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FDA releases NARMS integrated summary

TAGS: Antibiotics
Getty Images/iStockphoto Book on antimicrobial stewardship
Reporting format more streamlined.

Today, the U.S. Food and Drug Administration, in cooperation with the Centers for Disease Control and Prevention and the USDA's Food Safety and Inspection Service, its partners in the National Antimicrobial Resistance Monitoring System, released the 2016-17 NARMS Integrated Summary. The new streamlined format will replace the annual NARMS Integrated Reports and enable NARMS partners to issue more timely public updates in the future.

The NARMS Integrated Summary draws upon antimicrobial resistance patterns in bacteria isolated from humans (by CDC), raw retail meats (by FDA), and animals at slaughter (by USDA) to provide key takeaways on rates of resistance to the most important antimicrobial agents.

NARMS continues to share its data in interactive displays that allow users to access the full data set and explore the dynamics of antimicrobial resistance and the genes involved.

This 2016-17 Integrated Summary is the first time NARMS has included data on animal pathogens from a pilot study with FDA's Veterinary Laboratory Investigation and Response Network. In addition, this summary is the first time that NARMS will provide genomic information for Campylobacter and E. coli retail meat and food animal isolates. Up to this point, this information was only available for Salmonella.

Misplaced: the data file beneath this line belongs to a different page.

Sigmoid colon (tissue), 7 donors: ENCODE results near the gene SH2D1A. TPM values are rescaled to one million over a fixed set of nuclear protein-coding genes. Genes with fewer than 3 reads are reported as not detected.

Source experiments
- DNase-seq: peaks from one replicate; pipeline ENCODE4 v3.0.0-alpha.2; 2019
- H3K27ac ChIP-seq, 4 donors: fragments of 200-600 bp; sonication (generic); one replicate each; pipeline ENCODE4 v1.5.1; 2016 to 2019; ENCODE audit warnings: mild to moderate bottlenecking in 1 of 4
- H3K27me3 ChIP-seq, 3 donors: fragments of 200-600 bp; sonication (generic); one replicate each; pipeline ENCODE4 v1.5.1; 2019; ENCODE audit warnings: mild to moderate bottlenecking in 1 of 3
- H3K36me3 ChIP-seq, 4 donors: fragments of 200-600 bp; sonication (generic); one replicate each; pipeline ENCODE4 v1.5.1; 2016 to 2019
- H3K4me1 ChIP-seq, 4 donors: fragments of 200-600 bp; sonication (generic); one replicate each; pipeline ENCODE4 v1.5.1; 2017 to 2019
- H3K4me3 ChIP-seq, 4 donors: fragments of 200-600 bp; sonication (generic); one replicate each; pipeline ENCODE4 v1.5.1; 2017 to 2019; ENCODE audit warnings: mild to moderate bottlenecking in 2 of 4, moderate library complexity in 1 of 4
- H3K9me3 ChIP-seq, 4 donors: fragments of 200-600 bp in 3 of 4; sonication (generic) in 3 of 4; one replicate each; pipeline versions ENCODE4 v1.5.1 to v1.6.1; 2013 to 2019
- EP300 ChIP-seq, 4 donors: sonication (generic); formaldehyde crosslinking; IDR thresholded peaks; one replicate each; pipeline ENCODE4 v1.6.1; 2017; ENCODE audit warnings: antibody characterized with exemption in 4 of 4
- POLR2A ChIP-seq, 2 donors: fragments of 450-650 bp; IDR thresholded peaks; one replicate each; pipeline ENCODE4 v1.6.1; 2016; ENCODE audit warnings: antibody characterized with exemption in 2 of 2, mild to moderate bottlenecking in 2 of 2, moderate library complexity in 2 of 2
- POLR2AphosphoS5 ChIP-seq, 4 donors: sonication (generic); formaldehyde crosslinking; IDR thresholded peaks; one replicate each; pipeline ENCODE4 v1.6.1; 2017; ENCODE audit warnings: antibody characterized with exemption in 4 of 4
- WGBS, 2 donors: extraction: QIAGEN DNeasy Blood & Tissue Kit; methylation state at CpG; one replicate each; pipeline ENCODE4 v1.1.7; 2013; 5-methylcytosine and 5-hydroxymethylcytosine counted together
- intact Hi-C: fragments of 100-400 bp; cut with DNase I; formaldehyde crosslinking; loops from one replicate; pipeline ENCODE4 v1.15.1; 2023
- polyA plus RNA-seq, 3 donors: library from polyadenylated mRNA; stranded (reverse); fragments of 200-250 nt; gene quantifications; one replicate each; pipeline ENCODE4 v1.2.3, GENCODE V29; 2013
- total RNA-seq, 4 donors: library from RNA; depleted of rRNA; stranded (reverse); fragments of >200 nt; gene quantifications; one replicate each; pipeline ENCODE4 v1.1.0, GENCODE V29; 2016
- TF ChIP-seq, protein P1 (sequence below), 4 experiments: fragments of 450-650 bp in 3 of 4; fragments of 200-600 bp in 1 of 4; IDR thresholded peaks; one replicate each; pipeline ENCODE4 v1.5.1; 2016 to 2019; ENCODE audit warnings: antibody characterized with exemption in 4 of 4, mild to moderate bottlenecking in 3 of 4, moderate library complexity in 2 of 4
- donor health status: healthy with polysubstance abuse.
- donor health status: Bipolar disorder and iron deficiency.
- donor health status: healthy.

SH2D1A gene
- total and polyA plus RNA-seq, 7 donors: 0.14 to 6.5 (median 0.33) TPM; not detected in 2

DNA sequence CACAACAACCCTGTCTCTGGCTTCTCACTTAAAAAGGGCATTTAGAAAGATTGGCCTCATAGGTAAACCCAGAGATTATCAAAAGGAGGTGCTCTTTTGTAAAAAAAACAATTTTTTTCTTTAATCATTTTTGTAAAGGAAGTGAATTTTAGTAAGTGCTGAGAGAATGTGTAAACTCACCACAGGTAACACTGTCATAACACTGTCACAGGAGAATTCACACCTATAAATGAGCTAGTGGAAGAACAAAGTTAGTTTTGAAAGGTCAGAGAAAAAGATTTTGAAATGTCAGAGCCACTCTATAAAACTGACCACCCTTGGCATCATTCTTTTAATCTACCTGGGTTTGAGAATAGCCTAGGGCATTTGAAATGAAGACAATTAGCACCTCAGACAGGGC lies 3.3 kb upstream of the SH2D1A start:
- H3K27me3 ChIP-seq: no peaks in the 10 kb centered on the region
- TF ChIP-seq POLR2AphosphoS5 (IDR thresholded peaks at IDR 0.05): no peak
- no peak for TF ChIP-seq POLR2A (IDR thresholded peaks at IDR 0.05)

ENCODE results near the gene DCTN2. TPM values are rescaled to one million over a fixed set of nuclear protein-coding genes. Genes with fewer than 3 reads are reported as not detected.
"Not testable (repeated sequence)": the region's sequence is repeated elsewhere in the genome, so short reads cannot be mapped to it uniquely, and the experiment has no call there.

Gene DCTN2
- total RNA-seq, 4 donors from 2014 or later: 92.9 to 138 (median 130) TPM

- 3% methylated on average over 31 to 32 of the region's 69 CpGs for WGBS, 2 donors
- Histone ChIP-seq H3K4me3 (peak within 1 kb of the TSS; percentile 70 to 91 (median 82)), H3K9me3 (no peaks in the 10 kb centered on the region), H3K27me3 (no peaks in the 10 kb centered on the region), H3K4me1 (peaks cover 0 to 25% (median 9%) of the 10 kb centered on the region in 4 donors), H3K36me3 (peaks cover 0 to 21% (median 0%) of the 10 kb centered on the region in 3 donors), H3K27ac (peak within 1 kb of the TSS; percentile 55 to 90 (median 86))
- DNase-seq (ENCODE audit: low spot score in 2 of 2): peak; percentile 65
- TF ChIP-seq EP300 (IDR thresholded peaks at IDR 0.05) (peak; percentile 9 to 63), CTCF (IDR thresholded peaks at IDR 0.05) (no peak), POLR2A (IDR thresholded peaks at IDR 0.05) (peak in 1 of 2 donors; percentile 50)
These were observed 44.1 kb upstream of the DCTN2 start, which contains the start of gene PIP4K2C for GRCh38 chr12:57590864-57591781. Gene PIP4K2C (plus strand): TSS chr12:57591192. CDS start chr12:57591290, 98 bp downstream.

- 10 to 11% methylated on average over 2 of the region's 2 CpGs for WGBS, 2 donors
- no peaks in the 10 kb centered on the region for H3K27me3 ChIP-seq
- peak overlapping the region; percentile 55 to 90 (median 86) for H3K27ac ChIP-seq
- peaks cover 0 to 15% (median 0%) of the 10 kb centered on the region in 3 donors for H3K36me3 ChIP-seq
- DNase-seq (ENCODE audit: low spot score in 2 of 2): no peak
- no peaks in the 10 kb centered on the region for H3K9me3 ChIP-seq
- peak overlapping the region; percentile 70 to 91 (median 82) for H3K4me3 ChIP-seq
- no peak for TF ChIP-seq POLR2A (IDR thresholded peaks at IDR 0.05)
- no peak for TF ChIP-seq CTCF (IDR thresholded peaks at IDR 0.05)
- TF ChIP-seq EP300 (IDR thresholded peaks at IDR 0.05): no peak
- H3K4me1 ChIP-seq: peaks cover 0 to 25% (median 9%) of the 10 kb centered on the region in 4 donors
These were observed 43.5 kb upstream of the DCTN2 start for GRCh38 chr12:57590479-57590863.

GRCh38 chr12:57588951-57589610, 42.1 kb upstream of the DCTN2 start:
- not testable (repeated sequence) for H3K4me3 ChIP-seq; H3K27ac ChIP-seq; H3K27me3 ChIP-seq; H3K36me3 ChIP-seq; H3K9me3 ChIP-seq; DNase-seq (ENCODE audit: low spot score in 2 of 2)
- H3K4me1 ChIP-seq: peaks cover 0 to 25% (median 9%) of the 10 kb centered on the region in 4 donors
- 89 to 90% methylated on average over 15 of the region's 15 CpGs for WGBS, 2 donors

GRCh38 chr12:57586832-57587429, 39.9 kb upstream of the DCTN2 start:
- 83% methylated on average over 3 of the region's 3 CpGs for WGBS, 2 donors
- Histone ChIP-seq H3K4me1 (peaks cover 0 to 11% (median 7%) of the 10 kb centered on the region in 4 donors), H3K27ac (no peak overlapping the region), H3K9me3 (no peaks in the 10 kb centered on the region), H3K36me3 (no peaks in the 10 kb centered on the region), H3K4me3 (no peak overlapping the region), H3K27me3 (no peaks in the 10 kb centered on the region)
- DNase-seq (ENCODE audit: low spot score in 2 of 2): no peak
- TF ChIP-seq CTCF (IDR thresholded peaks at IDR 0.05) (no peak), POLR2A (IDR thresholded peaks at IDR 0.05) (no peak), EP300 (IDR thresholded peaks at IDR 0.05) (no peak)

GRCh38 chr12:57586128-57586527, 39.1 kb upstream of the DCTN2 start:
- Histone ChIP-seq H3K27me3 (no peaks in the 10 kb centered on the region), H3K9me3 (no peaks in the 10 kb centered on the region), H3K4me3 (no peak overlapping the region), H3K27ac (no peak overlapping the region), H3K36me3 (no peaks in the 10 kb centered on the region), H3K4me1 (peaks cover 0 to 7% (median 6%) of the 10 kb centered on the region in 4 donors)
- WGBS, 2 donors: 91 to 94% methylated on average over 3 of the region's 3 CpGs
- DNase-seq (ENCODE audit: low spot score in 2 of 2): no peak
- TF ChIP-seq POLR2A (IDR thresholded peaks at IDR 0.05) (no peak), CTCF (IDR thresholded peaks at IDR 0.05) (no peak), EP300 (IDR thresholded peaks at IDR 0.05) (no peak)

The points listed below describe a selection of notable observations from the 2016-17 NARMS data.

  • Salmonella resistance to third-generation cephalosporins, fluoroquinolones or azithromycin has increased. This is concerning as these drugs are considered first-line therapies to treat complicated infectious diarrhea in humans. The rise in Salmonella resistance to these drugs means that treatment with them may not always work.
  • No resistance to carbapenems was observed among Salmonella isolates from humans, retail meats and animals. This is important as carbapenems are typically reserved to treat suspected multi-drug resistant infectious diarrhea. In the United States, carbapenems are not used in food animal production, however due to their importance in human health, they are monitored by NARMS.
  • Rates of macrolide and fluoroquinolone resistance remain relatively unchanged in Campylobacter jejuni isolated from humans and chickens, and in Campylobacter coli isolated from cattle and swine. While it is positive that these rates of resistance did not increase, the rates of macrolide resistance in Campylobacter isolated from swine and fluoroquinolone resistance in Campylobacter isolated from cattle warrant further monitoring.

What's next
Moving forward, NARMS is adopting more efficient data reporting procedures to reduce the time between collecting a sample and publishing the results. For the NARMS bacteria, resistance can be accurately predicted from the whole genome sequence data. On a regular basis, predicted resistance data will be uploaded into NARMS Now, and the sequences will be added to the National Center for Biotechnology Information web database continuously.

Source: U.S. Food and Drug Administration, which is solely responsible for the information provided, and wholly owns the information. Informa Business Media and all its subsidiaries are not responsible for any of the content contained in this information asset.
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